The policy of the Central Bank of Nigeria to „defend the naira“ is causing more and more Nigerians to adopt Bitcoin and other crypto currencies.
The peer-to-peer volume for Bitcoin Trade (BTC) in Nigeria continues to grow, as Africa’s largest economy remains a colossus in terms of adoption of cryptomonies. According to Quartz Africa, Paxful’s data show that the country is second only to the United States in terms of trade volume.
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Since 2015, Nigerians have moved more than 60,200 BTC in Paxful, a volume of about USD 566 million during that period. Data from Coin Dance show the commercial activity for the week ending 12 December moved 886.3 million naira (approximately USD 2.3 million).
Bitcoin’s growing appeal to Nigerians is probably due to a confluence of factors, including the stringent foreign exchange policies of the Central Bank of Nigeria (CBN), as well as the rapid devaluation of the country’s fiat currency, the naira. In a statement issued on 16 December, the CBN ordered international money transfer operators (IMTOs) to stop processing diaspora remittances in naira.
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According to the central bank, the measure is in line with the new policy of allowing Nigerians to receive international payments on their home accounts. The central bank also issued a notification stating that the two IMTOs, TransferWise and Azimo, were not authorised to operate within the country.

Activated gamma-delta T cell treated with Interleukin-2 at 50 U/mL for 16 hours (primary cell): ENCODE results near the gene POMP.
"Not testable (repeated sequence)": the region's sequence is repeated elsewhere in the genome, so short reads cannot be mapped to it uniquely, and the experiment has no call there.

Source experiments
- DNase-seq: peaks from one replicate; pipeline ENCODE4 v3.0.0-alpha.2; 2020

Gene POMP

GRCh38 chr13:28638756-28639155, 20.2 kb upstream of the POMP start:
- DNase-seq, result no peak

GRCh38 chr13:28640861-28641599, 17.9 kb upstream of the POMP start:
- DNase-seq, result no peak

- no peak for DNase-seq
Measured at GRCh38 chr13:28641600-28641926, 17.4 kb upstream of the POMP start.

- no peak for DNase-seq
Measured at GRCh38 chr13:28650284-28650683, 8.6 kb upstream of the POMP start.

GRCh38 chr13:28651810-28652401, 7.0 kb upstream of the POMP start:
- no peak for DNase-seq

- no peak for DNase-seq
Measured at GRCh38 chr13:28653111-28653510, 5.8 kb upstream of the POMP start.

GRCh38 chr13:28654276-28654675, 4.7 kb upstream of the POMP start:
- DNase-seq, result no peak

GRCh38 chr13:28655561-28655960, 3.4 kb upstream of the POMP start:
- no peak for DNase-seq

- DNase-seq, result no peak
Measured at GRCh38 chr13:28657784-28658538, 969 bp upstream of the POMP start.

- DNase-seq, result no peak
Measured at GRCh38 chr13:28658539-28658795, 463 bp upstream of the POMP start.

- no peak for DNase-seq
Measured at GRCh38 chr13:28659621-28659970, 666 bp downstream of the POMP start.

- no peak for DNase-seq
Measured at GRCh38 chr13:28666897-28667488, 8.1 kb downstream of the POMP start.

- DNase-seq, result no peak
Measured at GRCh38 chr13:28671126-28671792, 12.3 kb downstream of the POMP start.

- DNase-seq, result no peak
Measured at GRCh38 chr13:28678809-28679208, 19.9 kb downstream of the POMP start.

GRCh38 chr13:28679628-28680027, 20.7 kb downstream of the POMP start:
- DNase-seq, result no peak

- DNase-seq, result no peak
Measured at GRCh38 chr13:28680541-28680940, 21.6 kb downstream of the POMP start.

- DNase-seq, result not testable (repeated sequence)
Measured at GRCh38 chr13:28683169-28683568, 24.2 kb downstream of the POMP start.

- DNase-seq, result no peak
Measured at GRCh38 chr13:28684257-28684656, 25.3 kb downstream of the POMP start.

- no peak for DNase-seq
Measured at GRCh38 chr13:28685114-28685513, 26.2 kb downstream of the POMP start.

While the CBN may be retracting some of its stricter policies on micro-currency management, the shortages caused by these earlier banking laws appear to have pushed more Nigerians to adopt alternative currencies. Indeed, adoption of Bitcoin tends to soar in countries facing rising inflation and declining confidence in the national fiat currency.
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With an average age of 18, Bitcoin probably offers an alternative for the technologically savvy young population to the banking and financial architecture under government control. During the October protests against police brutality when the government ordered the banks to freeze the accounts of supporters of the movement, the protesters readily opted for BTC and donations in crypto currency.
According to Google Trends, Nigeria remains number one in terms of interest in global searches for the word „Bitcoin“. However, regulatory clarity for crypto space has yet to materialise in the country.
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In September, the Nigerian Securities and Exchange Commission (SEC) announced plans to create a regulatory framework for crypto-currency in the country. At that time, the Commission stated that it would regulate cryptoactives as securities unless proven otherwise.